Comments are accepted until June 7.

The proposed rule can be found here.

CMS Issues Proposed Rule on Inpatient Rehabilitation Facility Prospective Payment System

On April 7, the Centers for Medicare and Medicaid Services (CMS) issued a proposed rule titled “Medicare Program; Inpatient Rehabilitation Facility Prospective Payment System for Federal Fiscal Year 2022 and Updates to the IRF Quality Reporting Program.” The proposed rule would update Medicare payment policies and rates for facilities under the Inpatient Rehabilitation Facility (IRF) Prospective Payment System (PPS) and the IRF Quality Reporting Program (QRP) for fiscal year (FY) 2022. CMS is publishing this proposed rule consistent with the legal requirements to update Medicare payment policies for IRFs on an annual basis.

For FY 2022, CMS proposes to update the IRF PPS payment rates by 2.2 percent based on the proposed IRF market basket update of 2.4 percent, less a 0.2 percentage point multi-factor productivity (MFP) adjustment. IRFs that do not meet reporting requirements are subject to a 2 percentage point (2.0 percent) reduction in their annual increase factor. With the objective of advancing racial equity, CMS plans to utilize several social determinants of health measures and is seeking feedback. In addition, the rule proposes using COVID-19 vaccination coverage measures and updating transfer of health (TOH) information to determine quality of care.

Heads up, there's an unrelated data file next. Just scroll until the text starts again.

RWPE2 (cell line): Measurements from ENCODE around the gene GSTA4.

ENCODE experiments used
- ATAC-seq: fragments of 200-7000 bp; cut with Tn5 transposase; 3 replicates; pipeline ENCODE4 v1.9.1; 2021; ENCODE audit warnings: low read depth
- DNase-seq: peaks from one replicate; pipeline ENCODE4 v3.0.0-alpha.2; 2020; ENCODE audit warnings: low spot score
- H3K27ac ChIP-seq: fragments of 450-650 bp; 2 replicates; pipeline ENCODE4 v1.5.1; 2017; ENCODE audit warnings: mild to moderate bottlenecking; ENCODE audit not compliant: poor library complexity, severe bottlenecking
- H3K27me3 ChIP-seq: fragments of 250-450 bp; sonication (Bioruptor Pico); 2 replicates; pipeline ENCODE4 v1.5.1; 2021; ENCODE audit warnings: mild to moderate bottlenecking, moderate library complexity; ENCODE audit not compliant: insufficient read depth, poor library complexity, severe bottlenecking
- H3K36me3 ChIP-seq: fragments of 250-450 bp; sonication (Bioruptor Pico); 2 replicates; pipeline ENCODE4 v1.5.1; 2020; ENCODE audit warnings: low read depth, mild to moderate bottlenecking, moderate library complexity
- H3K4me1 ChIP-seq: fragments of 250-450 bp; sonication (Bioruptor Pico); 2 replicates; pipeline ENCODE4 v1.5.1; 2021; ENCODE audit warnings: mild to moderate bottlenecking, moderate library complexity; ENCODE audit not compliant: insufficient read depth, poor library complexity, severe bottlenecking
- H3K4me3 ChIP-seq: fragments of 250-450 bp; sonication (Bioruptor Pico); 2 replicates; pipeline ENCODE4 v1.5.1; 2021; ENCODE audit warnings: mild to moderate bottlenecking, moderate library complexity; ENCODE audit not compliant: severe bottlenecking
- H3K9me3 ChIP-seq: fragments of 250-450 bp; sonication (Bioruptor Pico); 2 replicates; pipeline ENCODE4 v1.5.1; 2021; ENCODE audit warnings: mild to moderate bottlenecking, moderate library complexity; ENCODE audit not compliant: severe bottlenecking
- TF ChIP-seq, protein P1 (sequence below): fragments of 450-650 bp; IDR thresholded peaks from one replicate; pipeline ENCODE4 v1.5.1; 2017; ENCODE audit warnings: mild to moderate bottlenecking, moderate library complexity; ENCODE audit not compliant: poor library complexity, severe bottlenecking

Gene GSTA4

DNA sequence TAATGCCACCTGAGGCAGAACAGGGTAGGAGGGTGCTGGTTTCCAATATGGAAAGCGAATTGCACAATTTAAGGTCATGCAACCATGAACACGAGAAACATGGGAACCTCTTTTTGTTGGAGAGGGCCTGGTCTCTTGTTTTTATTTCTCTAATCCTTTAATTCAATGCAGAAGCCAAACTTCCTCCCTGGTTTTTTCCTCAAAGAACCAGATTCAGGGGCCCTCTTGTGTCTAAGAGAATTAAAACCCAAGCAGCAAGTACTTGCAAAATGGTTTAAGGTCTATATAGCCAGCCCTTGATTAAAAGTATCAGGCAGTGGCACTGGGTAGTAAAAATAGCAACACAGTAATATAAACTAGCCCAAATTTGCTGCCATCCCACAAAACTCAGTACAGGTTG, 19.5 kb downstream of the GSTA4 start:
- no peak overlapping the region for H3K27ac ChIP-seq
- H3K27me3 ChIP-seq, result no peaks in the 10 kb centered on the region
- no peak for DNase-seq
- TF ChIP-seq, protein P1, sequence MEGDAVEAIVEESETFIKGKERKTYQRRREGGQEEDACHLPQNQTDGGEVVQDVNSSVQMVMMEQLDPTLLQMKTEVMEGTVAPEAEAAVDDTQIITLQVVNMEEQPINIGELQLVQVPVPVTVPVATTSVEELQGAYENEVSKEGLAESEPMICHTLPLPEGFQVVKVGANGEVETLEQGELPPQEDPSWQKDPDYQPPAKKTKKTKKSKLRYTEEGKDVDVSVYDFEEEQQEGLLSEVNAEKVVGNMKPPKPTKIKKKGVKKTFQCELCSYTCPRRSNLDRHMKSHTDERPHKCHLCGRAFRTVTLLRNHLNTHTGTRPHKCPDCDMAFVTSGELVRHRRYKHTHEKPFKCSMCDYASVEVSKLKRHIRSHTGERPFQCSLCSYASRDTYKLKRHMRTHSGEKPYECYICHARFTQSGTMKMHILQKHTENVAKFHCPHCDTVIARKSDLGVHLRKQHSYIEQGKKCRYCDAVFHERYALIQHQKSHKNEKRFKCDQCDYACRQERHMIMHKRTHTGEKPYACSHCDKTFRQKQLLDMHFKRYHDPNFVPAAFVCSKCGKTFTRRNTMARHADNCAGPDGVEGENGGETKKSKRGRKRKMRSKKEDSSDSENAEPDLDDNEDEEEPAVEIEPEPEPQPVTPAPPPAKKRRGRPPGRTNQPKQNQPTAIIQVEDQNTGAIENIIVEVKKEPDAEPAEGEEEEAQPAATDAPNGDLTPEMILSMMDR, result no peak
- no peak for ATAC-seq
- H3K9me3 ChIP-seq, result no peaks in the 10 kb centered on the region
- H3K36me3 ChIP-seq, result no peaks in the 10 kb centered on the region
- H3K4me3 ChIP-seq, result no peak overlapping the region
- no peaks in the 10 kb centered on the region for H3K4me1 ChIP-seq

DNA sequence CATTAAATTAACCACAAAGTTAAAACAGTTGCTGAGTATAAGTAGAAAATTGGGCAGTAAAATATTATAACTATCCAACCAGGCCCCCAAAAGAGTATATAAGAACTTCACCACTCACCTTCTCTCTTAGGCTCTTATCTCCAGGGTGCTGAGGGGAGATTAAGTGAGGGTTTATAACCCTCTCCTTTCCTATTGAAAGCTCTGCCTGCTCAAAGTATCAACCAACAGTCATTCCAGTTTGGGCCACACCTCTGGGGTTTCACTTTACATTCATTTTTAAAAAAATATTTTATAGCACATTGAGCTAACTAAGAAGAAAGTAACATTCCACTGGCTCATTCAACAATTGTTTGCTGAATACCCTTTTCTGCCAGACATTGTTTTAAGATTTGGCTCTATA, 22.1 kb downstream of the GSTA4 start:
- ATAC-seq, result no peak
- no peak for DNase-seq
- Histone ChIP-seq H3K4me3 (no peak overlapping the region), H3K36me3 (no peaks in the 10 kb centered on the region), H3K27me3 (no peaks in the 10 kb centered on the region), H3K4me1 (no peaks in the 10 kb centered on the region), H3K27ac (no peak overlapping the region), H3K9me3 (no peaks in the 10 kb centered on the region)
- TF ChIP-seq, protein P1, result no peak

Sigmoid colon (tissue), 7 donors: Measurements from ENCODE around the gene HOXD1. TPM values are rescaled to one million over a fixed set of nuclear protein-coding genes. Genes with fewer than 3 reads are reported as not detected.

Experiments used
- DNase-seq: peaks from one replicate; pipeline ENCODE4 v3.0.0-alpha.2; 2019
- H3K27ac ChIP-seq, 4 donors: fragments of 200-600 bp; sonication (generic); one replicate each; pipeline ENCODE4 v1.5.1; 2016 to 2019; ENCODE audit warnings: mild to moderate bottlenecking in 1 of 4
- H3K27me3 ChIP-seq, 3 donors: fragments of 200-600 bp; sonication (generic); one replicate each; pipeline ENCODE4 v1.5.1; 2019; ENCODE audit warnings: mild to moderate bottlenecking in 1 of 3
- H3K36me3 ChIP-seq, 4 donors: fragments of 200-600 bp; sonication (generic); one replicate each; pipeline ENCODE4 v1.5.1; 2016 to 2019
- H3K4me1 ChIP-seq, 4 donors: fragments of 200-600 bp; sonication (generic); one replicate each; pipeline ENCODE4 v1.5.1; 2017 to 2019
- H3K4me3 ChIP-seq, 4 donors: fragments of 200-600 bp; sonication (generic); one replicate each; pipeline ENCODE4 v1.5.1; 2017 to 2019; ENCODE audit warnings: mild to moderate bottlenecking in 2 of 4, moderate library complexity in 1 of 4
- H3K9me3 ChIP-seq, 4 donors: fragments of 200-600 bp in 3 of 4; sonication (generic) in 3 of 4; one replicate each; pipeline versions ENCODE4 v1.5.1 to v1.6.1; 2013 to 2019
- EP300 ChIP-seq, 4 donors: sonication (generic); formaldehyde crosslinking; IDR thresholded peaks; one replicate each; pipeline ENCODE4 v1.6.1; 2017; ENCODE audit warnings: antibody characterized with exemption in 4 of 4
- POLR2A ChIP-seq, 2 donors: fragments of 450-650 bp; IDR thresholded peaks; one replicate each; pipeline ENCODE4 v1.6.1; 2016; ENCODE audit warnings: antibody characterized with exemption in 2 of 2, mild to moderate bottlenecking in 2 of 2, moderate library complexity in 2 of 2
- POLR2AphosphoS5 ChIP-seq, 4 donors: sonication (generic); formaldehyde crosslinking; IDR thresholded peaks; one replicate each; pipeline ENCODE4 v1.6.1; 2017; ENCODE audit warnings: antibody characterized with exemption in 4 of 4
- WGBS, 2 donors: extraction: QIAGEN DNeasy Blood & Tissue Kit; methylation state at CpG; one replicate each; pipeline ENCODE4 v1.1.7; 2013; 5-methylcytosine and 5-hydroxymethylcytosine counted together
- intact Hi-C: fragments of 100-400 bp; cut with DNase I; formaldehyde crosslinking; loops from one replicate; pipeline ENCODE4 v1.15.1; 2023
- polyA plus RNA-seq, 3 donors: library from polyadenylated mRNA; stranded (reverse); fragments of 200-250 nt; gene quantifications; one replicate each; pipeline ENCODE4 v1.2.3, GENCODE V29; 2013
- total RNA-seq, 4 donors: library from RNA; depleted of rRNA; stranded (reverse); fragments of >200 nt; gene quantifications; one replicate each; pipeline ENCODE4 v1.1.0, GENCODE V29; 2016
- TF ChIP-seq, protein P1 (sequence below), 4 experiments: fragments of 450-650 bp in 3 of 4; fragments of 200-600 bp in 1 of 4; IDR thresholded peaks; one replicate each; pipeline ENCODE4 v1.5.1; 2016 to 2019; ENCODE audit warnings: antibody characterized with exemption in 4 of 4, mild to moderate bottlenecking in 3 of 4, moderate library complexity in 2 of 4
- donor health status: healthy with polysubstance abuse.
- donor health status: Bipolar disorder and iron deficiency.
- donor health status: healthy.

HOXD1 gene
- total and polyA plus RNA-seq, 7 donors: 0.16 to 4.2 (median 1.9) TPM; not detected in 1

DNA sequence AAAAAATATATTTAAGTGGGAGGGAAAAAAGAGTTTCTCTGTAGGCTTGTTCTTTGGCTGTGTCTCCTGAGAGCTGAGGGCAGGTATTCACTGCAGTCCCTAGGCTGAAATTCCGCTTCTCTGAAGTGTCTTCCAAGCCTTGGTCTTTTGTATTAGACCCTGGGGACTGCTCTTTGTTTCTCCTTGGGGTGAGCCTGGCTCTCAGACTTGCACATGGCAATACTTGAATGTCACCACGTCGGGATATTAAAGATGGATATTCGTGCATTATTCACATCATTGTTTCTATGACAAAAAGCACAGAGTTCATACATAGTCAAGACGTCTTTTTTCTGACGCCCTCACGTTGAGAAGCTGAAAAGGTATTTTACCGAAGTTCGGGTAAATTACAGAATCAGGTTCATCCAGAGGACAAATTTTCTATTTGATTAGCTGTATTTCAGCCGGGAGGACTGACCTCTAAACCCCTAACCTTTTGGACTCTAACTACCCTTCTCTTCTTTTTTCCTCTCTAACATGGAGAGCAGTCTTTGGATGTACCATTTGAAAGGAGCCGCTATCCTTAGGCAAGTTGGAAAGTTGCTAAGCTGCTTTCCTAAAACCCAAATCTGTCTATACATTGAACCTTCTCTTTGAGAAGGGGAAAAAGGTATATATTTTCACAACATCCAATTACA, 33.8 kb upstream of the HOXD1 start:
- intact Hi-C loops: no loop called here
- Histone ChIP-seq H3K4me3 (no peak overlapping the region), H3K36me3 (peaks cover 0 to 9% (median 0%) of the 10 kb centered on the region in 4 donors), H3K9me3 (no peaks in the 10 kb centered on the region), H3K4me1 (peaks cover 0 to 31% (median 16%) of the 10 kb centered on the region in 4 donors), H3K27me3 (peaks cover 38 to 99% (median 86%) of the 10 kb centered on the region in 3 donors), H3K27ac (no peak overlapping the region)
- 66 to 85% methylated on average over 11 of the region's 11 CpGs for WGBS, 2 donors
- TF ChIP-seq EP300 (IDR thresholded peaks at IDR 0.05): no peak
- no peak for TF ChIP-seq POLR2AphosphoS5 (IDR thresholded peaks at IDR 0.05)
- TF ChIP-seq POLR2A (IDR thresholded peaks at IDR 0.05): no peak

Comments are accepted until June 7.

The proposed rule can be found here.


Find a comprehensive look at “The Courts and Healthcare Policy” here.


GAO Report Finds U.S. Prescription Drug Prices Are Two to Four Times Higher Than in Australia, Canada and France

On April 28, the Government Accountability Office (GAO) publicly released a report on prescription drug prices. The study involved an analysis of 20 brand-name drug prices in the U.S. for the year 2020, and then a comparison of prices for the same drugs in Australia, Canada and France. The study found that U.S. retail prices were two to four times higher than prices in the comparison countries. The report noted that this comparison utilized rebates and did not include confidential discounts that are sometimes offered, and as a result, the actual difference in price between the U.S. and other countries is likely larger.

The complete report can be found here.